Coronavirus concerns led Intermountain to make new visitation restrictions


PROVO — On Monday, March 9, Intermountain hospitals, clinics and health facilities in Utah and Idaho began enforcing new visitation restrictions. 

Because of these new restrictions, the birth experience that Intermountain patient Mikayla Iverson was looking forward to for 37 weeks, will be much different than she’d hoped for or expected. 

The restrictions include the following:

  • If you are sick, please do not visit or accompany a patient.
  • Do not enter the facility except to seek care for yourself.
  • Only two visitors or companions of a patient may visit at a time and we strongly discourage any visitors or companions under the age of 18.
  • There will be no visitors allowed to patients who have confirmed or possibly have COVID-19 (novel coronavirus).
  • Please wash your hands or use alcohol sanitizer before and after leaving a patient room, exam room and a facility.

According to the Centers of Disease Control, the fewer people that come in and out of hospitals, the less of a risk there will be of catching or spreading illnesses. 

Even though the new restrictions are in place to keep patients, caregivers and visitors from getting sick, they certainly don’t make it easier on patients Iverson, who’s due any day now with her second child. 

 “The vision of having my daughter meet this new baby in the hospital was obliterated when we found out about this new policy,” Iverson said. 

She said she cried for hours after hearing the news. Then her sadness turned into determination. Iverson said she tried to find a loophole in the new policy. She even tried going to other local hospitals, but no one else would take her insurance. 

Since she has no other option, Iverson will make due with giving birth to her baby with only her husband and doula in the room. 

These visitation guidelines are based on both the Utah Department of Health and Centers for Disease Control national guidelines.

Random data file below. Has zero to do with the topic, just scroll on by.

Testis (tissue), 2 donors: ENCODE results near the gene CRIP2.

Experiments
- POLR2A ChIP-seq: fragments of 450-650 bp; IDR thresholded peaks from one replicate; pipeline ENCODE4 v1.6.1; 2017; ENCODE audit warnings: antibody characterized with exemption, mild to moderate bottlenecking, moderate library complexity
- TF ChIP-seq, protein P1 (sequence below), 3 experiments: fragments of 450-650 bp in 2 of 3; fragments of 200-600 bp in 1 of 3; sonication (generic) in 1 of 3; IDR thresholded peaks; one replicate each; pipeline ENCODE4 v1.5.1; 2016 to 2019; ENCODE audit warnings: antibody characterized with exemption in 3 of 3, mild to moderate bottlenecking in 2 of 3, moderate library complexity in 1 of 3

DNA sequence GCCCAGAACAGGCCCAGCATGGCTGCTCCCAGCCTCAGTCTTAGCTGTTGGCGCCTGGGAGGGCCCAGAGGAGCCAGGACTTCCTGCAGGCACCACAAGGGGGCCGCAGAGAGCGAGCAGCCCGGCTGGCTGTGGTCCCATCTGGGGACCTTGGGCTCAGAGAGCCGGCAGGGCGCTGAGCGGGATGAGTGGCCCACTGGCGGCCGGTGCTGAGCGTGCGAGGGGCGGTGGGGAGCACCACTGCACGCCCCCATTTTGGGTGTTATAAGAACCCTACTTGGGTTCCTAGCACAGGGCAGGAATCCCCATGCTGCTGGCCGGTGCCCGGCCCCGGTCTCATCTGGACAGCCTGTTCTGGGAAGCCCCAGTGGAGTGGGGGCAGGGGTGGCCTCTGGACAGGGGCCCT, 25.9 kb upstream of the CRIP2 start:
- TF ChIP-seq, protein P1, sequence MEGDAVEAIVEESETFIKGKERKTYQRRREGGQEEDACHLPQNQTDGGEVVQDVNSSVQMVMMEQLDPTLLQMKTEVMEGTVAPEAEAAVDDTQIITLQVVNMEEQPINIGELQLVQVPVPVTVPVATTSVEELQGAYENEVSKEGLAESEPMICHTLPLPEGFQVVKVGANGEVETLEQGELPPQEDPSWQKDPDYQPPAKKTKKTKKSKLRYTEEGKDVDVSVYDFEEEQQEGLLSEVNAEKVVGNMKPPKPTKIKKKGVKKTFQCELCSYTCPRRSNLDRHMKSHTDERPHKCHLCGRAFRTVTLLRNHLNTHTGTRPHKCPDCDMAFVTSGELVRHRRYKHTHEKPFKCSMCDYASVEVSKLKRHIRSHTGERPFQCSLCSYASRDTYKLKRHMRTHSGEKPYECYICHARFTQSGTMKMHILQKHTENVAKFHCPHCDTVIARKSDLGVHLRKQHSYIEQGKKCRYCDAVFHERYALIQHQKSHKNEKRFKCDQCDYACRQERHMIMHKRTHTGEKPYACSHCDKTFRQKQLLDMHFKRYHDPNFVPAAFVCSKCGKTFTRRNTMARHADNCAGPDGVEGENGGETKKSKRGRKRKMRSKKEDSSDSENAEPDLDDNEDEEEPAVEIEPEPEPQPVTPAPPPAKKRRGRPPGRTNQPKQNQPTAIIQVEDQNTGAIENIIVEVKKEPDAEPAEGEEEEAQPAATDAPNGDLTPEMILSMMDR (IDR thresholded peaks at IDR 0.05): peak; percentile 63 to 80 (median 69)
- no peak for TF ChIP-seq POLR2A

The initial reports said that children with COVID-19 aren’t getting sick, but they can still be carriers. 

Because they can be carriers of the illness, Intermountain said it’s important that parents make sure to wash their kids’ hands and toys. If their kids are sick, parents should keep them at home.  

Daron Cowley, Intermountain’s media relations director, wanted to remind the public that if they feel like they have coronavirus, they should NOT show up at a clinic or hospital. They should assess their symptoms at home, then call the free Health Answers call-in line at 844-501-6600. People can also get a free screening at

Symptoms include fever, cough and shortness of breath. Sometimes these symptoms can be confused with the common cold, which also includes a runny nose, headache, cough, sore throat, fever and a general feeling of being unwell. 

Despite all these changes and restrictions, it’s hopeful to note that most people are at a low risk for contracting coronavirus. As long as they wash their hands, don’t travel to areas that are infected and STAY HOME when their sick, they should be just fine. 

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